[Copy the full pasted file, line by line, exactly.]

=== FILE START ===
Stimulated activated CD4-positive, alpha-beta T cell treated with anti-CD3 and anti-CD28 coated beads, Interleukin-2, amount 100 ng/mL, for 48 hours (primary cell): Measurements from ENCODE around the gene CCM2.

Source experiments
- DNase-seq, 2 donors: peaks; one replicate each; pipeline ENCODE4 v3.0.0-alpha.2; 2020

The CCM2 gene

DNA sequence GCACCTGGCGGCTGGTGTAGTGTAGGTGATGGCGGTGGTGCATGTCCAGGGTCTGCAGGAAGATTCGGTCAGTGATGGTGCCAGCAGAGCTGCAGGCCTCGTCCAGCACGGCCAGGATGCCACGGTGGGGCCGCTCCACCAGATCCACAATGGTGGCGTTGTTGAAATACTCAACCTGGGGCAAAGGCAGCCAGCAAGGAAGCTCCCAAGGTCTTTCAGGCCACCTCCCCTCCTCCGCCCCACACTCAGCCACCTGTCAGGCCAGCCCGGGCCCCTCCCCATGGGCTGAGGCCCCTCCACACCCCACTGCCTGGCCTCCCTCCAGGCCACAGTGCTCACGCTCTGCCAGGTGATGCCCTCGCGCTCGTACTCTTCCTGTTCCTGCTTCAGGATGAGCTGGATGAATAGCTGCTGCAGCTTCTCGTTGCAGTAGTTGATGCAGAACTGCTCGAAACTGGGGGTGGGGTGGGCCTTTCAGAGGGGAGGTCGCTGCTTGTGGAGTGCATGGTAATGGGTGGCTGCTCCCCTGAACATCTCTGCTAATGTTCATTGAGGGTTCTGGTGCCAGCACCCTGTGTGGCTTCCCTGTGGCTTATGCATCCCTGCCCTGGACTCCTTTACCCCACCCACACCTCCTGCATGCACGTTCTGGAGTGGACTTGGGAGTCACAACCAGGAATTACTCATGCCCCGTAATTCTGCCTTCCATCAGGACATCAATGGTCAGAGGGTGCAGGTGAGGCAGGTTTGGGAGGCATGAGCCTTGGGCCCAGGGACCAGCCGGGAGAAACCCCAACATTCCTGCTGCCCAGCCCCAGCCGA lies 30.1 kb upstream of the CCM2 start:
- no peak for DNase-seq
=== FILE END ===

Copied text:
Stimulated activated CD4-positive, alpha-beta T cell treated with anti-CD3 and anti-CD28 coated beads, Interleukin-2, amount 100 ng/mL, for 48 hours (primary cell): Measurements from ENCODE around the gene CCM2.

Source experiments
- DNase-seq, 2 donors: peaks; one replicate each; pipeline ENCODE4 v3.0.0-alpha.2; 2020

The CCM2 gene

DNA sequence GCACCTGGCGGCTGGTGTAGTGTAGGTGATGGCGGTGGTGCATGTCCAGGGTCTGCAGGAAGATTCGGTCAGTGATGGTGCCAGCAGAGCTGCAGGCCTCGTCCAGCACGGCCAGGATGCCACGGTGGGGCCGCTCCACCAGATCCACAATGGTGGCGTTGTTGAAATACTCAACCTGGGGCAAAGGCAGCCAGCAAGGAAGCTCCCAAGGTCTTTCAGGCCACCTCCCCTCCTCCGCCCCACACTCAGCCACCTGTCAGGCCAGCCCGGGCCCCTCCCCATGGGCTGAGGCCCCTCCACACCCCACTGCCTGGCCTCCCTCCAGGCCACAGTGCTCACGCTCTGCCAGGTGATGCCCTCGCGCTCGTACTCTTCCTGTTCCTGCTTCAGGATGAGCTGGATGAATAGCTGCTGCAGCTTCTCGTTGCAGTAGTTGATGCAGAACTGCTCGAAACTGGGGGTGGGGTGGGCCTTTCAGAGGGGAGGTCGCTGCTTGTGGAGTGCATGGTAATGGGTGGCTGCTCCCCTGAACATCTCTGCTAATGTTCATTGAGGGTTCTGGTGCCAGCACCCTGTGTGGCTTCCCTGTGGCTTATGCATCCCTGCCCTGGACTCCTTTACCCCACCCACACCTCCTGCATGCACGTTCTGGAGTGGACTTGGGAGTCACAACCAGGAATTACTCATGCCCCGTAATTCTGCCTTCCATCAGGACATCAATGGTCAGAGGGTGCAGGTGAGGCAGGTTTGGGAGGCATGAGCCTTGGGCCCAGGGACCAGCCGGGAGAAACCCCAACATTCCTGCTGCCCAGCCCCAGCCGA lies 30.1 kb upstream of the CCM2 start:
- no peak for DNase-seq